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What is hylomophism and how can it be related with matter and form, being and existence

closed as too broad by Keelan, James Kingsbery, Swami Vishwananda, jeroenk, Thomas Klimpel Aug 5 '15 at 23:27

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    Can you give a little more detail? There's a wikipedia article on this, did you try reading that? – James Kingsbery Jul 31 '15 at 16:01
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Hylomorphism is the view propounded by Aristotle where things are understood as being formed matter. This is implicit in the Greek words in the term hylomorphism with hyle being matter and morphe being form.

In the case of living things, these forms are self-managing and arranging and are called "souls". For Aristotle, plants, animals, and humans all have souls but souls that differ in their functions. All of the souls engage in reproduction and growth but animals add to this sensation and humans reason.

I am not quite sure what the phrase "Hylomorphism as the foundation of matter" would mean.

But Aristotle did believe the only sorts of things we encounter are formed matter. Part of this is due to a difficult point in his metaphysics that plays on the pair potential and actual. Matter is fundamentally potential in that it can be shaped and organized. Form conversely is fundamentally active as it organizes and arranges something in a particular way.

(A further complexity is the way artifacts (which for Aristotle means things people make) work insofar as the artifact's ideaa is not an intrinsic form, -- e.g., there's no essence he calls table).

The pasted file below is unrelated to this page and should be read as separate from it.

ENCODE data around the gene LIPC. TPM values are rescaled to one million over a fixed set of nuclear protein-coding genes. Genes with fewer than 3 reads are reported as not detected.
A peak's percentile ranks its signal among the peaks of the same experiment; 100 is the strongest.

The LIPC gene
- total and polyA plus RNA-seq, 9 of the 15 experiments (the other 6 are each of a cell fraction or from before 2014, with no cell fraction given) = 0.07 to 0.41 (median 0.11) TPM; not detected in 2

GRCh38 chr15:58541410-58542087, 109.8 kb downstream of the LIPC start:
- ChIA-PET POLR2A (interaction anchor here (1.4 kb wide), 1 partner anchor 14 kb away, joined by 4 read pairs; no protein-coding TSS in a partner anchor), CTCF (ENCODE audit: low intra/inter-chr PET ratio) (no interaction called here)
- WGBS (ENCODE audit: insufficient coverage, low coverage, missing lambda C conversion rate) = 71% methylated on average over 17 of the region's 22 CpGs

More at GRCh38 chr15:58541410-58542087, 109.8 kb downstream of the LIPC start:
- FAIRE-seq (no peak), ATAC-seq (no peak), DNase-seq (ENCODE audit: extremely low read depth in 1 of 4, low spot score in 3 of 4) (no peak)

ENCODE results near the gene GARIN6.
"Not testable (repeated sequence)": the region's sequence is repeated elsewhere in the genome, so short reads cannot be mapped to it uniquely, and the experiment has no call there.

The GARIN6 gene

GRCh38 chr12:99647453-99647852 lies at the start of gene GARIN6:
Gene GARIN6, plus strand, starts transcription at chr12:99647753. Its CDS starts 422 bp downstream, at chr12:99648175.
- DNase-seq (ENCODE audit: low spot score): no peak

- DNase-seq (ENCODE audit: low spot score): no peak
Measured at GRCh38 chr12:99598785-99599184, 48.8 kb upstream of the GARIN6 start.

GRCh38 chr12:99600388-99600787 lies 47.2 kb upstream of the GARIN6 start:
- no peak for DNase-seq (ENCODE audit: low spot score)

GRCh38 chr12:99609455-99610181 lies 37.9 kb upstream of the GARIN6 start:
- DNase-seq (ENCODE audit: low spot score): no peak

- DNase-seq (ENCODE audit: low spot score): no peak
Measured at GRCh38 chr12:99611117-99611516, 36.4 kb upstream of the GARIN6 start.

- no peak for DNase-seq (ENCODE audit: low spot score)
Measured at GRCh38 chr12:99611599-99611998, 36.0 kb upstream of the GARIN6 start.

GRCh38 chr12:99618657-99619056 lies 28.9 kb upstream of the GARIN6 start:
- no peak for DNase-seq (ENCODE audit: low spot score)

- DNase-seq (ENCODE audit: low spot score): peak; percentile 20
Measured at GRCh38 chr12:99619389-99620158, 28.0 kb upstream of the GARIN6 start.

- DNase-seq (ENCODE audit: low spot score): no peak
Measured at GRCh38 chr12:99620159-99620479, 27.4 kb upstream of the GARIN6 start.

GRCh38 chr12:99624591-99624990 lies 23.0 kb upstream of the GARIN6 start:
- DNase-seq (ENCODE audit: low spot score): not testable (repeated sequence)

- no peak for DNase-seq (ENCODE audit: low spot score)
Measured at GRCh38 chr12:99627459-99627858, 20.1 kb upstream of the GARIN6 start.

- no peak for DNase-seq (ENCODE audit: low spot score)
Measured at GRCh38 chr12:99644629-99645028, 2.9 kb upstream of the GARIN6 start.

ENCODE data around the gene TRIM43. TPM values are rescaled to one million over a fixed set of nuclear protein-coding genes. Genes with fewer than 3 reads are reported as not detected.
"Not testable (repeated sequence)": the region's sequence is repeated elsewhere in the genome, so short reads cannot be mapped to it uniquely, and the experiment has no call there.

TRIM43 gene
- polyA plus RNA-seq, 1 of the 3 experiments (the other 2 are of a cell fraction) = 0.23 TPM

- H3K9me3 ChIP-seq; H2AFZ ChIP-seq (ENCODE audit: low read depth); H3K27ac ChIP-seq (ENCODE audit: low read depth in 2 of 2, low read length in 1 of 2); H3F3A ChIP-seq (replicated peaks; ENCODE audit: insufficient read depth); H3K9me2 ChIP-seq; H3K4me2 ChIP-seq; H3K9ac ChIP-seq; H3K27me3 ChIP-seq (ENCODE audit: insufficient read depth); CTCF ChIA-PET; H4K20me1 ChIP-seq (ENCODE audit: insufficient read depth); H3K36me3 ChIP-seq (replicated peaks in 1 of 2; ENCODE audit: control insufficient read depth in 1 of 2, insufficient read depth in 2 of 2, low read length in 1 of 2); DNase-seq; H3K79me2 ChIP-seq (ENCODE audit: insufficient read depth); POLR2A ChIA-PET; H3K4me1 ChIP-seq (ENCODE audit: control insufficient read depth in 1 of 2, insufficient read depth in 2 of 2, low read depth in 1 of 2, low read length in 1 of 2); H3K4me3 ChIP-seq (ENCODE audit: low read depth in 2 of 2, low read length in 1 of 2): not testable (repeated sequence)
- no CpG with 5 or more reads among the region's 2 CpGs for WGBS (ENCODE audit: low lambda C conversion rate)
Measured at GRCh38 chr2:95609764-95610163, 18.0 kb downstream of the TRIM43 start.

The key distinctive between this and Plato's view is that for Aristotle we observe forms using the essences and then abstract these from things. Similarly, the world we live in is not a world of shadow for Aristotle but the source of what we know.

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Hylomorphism is the name of one of Aristotle's basic principles to investigate the material world. The name hylomorphism is explained in virmaior's answer. The term itself is not due to Aristotle, it has been coined much later.

Aristotle introduces the principle of hylomorphism in Metaphysics, book I, chapter 3. In this book Aristotle presents the first European history of philosophy. He recalls and classifies the philosophy of nature as given by his forerunners, the Ionian and Italian philosophers as well as his teacher Plato. Aristotle presents theirs views, gives a critical evaluation and compares them to his own principle of explanation.

Aristotle's principle is the doctrine of the four causes, in Latin: causa materialis, causa formalis, causa efficiens and causa finalis (Chapt. 7).

  • Hyle refers to causa materialis: What is the thing made from?
  • Morphe refers to causa formalis: Which form has the thing? The question relates to what Plato calls the idea.
  • Causa efficiens asks: What is the cause of its existence? That is today's principle of causality.
  • Causa finalis: To which goal does the thing move or develop?

Aristotle states that asking these four questions is more powerful and prompts a more comprehensive answer than the partial aspects considered by his forerunners.

In my opinion, Aristotle is right in this historical assessment. But a modern point of view criticizes that it is not meaningful to pose all questions for every object, e.g. it is not meaningful to ask for the causa finalis of inanimate objects.

A second point refers to the scope of his principle. The scope, where Aristotle's principle can be usefully applied, covers only objects from our everyday life, the mesocosm. Science like physics has expanded the domain of investigation to microcosm and macrocosm. E.g. the guiding principle from particle physics is to investigate the different kinds of interaction forces. And to study the possible ways to create particles from pure (= non-material) energy and to annihilate particles into pure energy.

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